11 Integrated systems ‘tested’ in Europe and CIS states Kazakhstan (in progress) Lithuania (implementation abandoned in 2002) Both mainly inclusive: –broad definition of civil service –attempting to include local self- governing authorities

12 Desirability of integrated systems The design of the system is the key issue: –Remuneration system –Quality control: framing co-operation between different levels –Mobility system: one way or both ways? Feasibility of creating integrated systems depends on the administrative structure of the state (size of basic units of self- government)

13 Key choices in civil service system development Key distinctions: –Internal Labour Market: Career systems vs. position systems –Centralised or decentralised management –Definition of the politico-administrative interface –Representative Civil Service or Elite Civil Service –Socialisation system (training, on the job learning, etc.)

14 Classical Career System Employment conditions generally defined by law High degree of distinction between civil service and private sector employment conditions (better pension provisions, job security for lower salaries) General competition as the main form of recruitment Administration divided in bodies of generalists and specialists Automatic advancement to the highest level in class/category, based on seniority and performance Progress to higher class/category mainly through internal examination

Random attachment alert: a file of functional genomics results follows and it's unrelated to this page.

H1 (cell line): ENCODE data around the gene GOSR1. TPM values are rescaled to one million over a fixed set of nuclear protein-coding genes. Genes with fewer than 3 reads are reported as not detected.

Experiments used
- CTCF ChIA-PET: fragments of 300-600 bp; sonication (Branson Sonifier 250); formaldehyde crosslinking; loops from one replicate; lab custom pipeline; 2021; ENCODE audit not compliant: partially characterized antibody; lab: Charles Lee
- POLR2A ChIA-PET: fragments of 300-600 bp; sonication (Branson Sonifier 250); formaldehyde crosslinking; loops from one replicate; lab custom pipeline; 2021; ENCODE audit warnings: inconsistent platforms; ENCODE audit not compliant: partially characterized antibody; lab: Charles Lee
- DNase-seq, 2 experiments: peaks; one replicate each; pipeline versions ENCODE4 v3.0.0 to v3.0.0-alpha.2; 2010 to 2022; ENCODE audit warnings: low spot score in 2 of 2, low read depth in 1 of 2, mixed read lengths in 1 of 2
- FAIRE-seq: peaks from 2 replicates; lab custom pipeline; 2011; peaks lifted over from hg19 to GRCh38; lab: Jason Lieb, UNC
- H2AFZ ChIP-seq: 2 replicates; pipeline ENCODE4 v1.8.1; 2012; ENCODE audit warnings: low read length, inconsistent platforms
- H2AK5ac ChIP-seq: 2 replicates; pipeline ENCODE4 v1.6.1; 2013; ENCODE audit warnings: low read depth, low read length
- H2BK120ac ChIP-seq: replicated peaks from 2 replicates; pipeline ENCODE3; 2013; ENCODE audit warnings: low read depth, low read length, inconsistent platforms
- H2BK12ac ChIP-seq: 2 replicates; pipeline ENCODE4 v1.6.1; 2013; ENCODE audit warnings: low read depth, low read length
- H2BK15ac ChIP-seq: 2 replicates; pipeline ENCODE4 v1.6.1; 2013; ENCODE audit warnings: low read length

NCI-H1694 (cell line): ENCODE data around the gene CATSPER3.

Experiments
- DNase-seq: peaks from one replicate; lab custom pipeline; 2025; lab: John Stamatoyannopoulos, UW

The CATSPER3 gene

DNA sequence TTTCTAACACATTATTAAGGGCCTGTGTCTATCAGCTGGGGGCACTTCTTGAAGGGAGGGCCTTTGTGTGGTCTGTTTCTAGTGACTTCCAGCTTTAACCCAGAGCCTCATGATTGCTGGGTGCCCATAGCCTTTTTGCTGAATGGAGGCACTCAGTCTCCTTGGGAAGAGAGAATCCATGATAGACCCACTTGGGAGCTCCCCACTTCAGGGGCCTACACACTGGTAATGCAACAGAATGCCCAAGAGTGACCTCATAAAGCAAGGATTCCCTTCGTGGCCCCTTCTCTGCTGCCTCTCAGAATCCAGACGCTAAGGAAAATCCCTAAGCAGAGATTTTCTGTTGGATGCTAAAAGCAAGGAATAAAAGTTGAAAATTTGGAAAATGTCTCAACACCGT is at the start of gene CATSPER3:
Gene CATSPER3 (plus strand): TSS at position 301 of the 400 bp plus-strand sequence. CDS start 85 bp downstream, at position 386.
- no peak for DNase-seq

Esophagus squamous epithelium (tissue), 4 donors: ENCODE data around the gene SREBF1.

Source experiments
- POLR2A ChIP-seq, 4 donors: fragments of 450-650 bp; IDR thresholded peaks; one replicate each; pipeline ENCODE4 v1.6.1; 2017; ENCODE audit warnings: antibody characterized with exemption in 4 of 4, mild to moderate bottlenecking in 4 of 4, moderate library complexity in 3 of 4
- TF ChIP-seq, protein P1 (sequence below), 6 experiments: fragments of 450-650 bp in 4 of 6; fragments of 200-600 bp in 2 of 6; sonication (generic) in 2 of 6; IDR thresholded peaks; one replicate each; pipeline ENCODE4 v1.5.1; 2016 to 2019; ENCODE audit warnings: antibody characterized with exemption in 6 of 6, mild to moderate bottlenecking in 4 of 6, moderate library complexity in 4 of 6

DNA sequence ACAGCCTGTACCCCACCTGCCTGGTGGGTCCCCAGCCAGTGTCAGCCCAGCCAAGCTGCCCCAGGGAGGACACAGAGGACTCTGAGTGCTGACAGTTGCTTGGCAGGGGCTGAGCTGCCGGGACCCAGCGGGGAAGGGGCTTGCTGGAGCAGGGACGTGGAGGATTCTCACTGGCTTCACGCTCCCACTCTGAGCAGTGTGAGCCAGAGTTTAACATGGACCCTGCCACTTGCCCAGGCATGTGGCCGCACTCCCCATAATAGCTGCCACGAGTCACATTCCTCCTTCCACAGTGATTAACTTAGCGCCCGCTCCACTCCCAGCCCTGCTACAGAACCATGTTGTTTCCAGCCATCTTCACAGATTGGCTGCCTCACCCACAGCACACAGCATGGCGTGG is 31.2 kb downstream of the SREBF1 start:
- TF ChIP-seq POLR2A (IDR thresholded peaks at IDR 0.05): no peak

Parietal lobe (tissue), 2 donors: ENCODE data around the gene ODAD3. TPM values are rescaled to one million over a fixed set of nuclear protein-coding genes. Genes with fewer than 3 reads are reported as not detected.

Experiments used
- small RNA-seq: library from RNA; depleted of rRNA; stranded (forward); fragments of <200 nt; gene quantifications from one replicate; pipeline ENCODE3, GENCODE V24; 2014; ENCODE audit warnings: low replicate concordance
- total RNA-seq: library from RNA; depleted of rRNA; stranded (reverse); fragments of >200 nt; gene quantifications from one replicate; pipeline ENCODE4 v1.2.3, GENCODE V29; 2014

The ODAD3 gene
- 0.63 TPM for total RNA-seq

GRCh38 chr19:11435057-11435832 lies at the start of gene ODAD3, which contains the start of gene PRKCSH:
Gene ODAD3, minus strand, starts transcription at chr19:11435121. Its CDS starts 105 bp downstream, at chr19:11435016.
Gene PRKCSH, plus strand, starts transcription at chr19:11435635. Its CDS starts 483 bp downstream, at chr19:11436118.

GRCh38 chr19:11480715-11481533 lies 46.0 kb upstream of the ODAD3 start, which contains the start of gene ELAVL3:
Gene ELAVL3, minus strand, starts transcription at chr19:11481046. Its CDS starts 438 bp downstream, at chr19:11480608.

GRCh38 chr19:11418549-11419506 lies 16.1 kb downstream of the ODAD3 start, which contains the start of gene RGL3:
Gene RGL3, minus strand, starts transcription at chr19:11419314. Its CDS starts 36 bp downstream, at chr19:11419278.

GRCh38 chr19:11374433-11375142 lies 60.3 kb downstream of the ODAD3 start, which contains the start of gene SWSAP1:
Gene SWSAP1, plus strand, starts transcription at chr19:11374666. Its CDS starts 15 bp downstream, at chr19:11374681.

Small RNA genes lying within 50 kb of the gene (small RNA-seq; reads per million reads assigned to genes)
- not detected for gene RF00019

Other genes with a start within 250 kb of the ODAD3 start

15 Classical Position System Civil service employment conditions close to those prevailing in the private sector No exceptional job guarantees Mainly targeted recruitment of specialists No automatic advancement up to a certain level Administration often fragmented

16 Management system Centralised system Networked system Decentralised system

17 Centralised system Key feature: Central Unit manages recruitment, promotion, dismissal based on input from line units High degree of coherence in the system Limited scope for ‘favouritism’ Promotes horizontal mobility in the system Can complicate the socialisation process Limits flexibility

18 Networked system Key features –Central unit defines and monitors procedures and trains recruitment units –Central unit trains personnel units and keep registry –Actual selection, promotion and dismissal decisions with the line ministries/administrative units Issues to consider –Requires strong personnel offices able to cope with the requirements of dual subordination –Failure of real network development can lead to the disintegration of the system

19 Decentralised system Key feature: central rules exist but no central enforcement mechanism Issues to consider: –Level of discretion for ministries risks uneven implementation –Requires a strong commitment to the rules and regulations by all actors –Differing interpretations of rules can lead to a de facto system collapse

20 Politico-Administrative relations Lack of regulated Politico-Administrative interface can have fatal consequence for administrative stability Four main prevailing models for regulating the interface: –Banning political activity of civil servants –Reliance on mutual restraint –Defined political ‘zone’ in the administration –Political appointees placed in political cabinets outside the hierarchy

21 Representative vs. elite civil service Relates to: –Perception of the role of the state (paternalistic or laissez-faire) –Structure of Society (egalitarian or class based) Ways to promote representativeness: –affirmative action (quota etc.) –change of entry system (take out bias of examinations)